Identity politics, Nietzsche, Pol Pot

I’ve never had any admiration for New Left identity politics.   Call me an ape in a cape or someone who needs to be brought down to Earth the way a chandelier shatters, but I don’t think my identity or anybody else’s can be encapsulated by silly notions such as “woman” or “white”.   Sure, I’m a feminist.  Certainly, I have acted strenuously to impart my knowledge of self-defense to women in Zimbabwe, and particularly to those who are not all that white.

I do what I love; I love what I do.   I’m a keen aficionado of Reason.

I also veer away from what is damaging to me.  Identity politics advocates a rape of the mind of those who are different from oneself.  The goal is for Western liberals to redistribute self-esteem — taking from those who have it, and appropriating it to those who cannot generate it on their own.   Guilt, threats, accusations — all methods of identity politicians — are also intended to humiliate those who have good self-esteem, by making them doubt their sense of reality.  Identity politics is most certainly a form of ressentiment, dressed up as if it were a system of knowledge.

A brief summary of the condition, (albeit snatched irreverently from SparkNotes), gives us the following as food for thought:

Nietzsche suggests that the “slave revolt in morality” begins when ressentiment, or resentment, becomes a creative force. Slave morality is essentially negative and reactive, originating in a denial of everything that is different from it. It looks outward and says “No” to the antagonistic external forces that oppose and oppress it. Master morality, on the other hand, concerns itself very little with what is outside of it. The low, the “bad,” is an afterthought and is noticed only as a contrast that brings out more strongly the superiority of the noble ones. 

While both slave and master morality can involve distortions of the truth, master morality does so far more lightly. Nietzsche notes that almost all the ancient Greek words denoting the lower orders of society are related to variants on the word for “unhappy.” The nobles saw themselves as naturally happy, and any misunderstanding rested on the contempt and distance they held from the lower orders. By contrast, the man of ressentiment distorts what he sees so as to present the noble man in as bad a light as possible, and thereby to gain reassurance.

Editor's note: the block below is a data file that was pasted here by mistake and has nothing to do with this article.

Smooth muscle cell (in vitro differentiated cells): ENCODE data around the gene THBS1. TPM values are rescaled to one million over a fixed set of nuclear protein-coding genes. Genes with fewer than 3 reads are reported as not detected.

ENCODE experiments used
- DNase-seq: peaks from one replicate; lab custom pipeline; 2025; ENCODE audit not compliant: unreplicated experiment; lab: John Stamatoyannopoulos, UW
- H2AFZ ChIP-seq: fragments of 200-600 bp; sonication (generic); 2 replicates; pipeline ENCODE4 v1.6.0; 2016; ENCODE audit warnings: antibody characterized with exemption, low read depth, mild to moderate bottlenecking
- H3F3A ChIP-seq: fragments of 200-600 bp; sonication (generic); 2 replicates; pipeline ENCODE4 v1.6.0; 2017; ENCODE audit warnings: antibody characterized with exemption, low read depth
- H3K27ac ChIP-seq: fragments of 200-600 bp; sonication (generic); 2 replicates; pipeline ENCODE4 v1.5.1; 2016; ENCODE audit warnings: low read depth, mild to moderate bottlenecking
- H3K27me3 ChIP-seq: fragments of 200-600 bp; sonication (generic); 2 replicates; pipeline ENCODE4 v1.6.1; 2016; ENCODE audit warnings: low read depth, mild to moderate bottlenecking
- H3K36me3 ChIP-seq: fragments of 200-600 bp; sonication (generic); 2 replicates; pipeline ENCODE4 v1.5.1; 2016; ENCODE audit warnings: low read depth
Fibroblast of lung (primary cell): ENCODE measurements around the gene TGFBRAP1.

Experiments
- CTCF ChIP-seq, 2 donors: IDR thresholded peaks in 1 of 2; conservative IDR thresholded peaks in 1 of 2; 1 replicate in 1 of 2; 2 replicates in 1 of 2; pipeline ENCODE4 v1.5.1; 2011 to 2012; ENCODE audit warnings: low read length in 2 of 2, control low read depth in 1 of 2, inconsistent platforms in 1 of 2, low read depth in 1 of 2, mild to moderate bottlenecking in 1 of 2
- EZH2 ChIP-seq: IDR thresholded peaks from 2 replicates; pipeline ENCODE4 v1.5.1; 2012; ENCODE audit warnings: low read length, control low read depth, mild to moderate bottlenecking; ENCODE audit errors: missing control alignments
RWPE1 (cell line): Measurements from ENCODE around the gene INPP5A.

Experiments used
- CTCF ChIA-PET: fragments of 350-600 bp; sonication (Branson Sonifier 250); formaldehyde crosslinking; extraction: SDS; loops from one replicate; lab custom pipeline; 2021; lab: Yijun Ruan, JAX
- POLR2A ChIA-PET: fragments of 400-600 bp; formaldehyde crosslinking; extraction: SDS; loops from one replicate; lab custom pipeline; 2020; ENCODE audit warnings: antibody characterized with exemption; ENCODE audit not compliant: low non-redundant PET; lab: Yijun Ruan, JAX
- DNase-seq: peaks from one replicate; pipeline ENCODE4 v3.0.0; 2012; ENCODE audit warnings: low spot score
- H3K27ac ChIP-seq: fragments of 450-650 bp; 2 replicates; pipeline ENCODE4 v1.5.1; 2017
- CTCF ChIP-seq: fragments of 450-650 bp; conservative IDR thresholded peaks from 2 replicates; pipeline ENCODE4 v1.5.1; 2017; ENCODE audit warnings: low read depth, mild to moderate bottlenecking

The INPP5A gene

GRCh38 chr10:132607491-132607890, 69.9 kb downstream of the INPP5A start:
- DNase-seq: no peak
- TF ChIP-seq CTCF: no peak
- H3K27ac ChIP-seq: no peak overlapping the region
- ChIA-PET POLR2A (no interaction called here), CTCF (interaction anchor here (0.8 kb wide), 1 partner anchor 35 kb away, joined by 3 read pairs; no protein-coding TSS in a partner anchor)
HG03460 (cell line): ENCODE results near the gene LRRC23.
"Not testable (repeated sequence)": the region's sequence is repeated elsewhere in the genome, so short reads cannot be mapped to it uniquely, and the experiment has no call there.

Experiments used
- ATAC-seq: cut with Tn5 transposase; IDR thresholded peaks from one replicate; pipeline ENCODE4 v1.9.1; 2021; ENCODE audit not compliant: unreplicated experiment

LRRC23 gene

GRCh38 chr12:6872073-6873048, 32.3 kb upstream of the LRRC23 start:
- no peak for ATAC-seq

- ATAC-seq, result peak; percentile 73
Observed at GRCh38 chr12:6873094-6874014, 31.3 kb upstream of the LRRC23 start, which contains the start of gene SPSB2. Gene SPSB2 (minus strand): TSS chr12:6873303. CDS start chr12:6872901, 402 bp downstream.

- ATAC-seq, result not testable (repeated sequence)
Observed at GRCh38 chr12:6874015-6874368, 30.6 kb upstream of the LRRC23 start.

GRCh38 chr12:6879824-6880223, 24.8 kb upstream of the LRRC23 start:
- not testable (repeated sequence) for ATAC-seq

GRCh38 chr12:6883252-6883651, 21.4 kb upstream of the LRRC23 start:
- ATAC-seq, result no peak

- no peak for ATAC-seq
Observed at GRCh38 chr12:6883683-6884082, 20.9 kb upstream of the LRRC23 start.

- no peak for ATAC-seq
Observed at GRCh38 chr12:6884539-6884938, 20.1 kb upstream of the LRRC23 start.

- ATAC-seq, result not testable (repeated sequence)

The noble man is incapable of taking seriously all the things that fester and build in the man of ressentiment: accidents, misfortunes, enemies. In allowing resentment and hatred to grow in him, in having to rely on patience, secrets, and scheming, the man of ressentiment ultimately becomes cleverer than the noble man. This constant brooding and obsession with ones enemies begets the greatest invention of ressentiment: evil. The concept of the “evil enemy” is basic to ressentiment just as “good” is basic to the noble man. And just as the noble man develops the concept of “bad” almost as an afterthought, so is the concept of “good” created as an afterthought by the man of ressentiment to denote himself.

We can see here how people suffering from a lack of self-esteem, who are unable to be happy or make a joke, or engage in satire or celebrate others in a joyful way invent evil to attack those who engage with others lightly and humorously.

A person of ressentiment will inevitably misrepresent the happiness of others as a kind of evil that requires atonement.

The problem with identity politics and its recipe of atonement is that no amount of atonement will even make an unhappy person happier.

A person suffering from ressentiment is actually suffering from himself.   An example of somebody who suffered from problems far from external to himself is Pol Pot.  He no doubt suffered from an intellectual deficiency in not being able to see that no matter how many of his own party and others he put to death, he would be left with his worst enemy:  himself.

Those who adopt identity politics to solve their problems will, similarly, have to face that they are their own worst enemies.  (Murdering millions of people is not a recipe to make socialism, from a humanist’s perspective).

The problem with sufferers of ressentiment is that they genuinely believe they are combating “evil”. As Nietzsche said, the very idea of evil is their own feverish creation. Since they are convinced they are combating evil itself, it is very hard to convince them to stop doing what they are doing.

In his determination to redistribute self-esteem, Pol Pot was almost certainly driven by nothing but good intentions.

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